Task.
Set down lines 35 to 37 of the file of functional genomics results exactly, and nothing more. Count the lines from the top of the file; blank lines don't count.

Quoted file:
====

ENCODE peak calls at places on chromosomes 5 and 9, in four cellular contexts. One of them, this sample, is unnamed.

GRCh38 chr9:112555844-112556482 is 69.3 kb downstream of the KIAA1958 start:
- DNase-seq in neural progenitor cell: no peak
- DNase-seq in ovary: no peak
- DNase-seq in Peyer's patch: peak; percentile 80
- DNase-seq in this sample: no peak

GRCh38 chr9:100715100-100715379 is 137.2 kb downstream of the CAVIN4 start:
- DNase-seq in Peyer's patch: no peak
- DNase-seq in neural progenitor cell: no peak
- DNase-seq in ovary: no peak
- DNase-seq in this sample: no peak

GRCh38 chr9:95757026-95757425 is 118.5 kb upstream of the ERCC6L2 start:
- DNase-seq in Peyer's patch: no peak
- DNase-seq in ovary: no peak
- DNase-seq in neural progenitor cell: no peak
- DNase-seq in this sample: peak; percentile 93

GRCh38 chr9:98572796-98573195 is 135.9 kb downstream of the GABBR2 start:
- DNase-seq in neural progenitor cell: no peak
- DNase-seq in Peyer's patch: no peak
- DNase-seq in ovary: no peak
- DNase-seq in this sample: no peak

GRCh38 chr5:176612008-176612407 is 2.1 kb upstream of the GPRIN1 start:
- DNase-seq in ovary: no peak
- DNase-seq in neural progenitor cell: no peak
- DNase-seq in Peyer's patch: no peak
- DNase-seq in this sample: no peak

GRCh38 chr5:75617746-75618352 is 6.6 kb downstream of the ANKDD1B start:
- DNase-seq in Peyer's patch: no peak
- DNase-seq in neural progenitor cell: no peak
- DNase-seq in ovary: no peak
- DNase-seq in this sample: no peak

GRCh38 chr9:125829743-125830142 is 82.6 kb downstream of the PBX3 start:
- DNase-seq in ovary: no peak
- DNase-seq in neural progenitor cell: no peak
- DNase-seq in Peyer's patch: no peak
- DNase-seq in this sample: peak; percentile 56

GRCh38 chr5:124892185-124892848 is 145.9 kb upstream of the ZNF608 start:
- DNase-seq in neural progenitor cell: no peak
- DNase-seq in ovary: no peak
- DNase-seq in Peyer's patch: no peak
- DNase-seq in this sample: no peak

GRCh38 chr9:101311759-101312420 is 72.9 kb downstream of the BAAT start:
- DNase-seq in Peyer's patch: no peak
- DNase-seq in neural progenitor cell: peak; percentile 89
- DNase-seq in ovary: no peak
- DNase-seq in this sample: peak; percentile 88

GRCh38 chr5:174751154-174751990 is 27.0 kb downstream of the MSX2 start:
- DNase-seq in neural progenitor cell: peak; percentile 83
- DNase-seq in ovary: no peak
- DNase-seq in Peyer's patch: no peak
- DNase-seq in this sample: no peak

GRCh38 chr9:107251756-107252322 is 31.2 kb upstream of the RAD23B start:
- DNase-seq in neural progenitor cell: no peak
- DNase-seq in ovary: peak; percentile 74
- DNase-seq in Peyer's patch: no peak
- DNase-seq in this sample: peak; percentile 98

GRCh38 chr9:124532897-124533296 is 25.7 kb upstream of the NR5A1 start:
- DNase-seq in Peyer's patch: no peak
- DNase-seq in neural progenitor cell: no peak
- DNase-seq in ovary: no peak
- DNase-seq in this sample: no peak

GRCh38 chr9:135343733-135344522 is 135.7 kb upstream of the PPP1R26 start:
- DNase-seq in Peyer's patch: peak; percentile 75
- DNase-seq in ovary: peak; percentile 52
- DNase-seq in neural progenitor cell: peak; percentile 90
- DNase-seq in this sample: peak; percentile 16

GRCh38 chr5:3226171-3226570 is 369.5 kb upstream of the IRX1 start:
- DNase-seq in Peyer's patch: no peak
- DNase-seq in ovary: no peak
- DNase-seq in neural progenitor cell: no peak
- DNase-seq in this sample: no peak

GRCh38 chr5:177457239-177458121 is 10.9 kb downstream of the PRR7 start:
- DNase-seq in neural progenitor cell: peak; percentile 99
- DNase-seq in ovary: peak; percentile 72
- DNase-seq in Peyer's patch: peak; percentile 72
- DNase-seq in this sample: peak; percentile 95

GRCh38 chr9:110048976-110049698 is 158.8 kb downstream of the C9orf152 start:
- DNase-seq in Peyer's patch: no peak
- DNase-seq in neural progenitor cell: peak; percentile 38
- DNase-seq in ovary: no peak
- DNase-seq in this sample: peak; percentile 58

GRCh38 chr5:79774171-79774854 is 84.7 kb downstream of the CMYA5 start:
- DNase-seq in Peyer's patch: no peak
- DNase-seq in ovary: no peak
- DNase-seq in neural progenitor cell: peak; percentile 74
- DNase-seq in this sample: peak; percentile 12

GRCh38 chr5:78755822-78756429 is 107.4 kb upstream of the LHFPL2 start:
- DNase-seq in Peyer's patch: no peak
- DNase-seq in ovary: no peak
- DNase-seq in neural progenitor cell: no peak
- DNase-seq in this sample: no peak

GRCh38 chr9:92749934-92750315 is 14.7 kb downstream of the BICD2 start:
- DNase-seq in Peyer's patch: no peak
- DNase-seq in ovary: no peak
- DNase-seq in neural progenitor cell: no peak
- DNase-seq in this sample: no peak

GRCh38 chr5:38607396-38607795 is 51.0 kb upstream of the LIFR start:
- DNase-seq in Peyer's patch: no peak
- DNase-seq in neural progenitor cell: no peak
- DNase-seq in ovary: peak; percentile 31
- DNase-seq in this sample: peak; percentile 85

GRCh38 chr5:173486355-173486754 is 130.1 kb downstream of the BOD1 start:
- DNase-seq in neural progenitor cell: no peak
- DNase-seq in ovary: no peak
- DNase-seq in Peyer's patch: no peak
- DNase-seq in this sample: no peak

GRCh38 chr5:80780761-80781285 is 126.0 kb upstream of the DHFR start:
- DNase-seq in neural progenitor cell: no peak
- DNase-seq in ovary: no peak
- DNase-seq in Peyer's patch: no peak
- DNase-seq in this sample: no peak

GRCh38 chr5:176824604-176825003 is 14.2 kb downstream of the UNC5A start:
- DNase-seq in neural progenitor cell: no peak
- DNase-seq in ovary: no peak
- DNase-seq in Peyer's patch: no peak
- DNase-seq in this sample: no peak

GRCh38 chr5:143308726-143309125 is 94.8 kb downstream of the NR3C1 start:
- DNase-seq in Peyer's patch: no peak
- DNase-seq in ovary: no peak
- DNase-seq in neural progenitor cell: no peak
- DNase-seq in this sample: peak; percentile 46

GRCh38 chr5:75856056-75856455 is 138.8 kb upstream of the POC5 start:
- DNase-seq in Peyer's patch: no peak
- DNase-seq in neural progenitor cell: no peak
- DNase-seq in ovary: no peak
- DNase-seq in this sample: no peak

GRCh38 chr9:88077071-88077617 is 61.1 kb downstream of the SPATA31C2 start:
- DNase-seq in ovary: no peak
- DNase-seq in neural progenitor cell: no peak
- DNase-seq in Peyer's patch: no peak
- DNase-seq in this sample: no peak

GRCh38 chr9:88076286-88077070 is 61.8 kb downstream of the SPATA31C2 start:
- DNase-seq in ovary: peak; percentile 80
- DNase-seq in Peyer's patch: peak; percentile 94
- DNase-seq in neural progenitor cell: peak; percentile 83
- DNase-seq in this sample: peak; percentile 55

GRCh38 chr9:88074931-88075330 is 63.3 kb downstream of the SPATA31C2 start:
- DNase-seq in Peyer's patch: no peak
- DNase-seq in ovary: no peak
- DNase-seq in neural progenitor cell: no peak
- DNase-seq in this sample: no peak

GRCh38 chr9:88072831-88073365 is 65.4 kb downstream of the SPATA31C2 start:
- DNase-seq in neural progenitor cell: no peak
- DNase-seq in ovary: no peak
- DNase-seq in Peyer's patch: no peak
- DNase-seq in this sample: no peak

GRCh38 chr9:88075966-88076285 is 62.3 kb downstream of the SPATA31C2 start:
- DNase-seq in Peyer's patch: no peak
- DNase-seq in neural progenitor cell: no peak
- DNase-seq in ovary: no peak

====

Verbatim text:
- DNase-seq in Peyer's patch: no peak
- DNase-seq in this sample: peak; percentile 56

GRCh38 chr5:124892185-124892848 is 145.9 kb upstream of the ZNF608 start: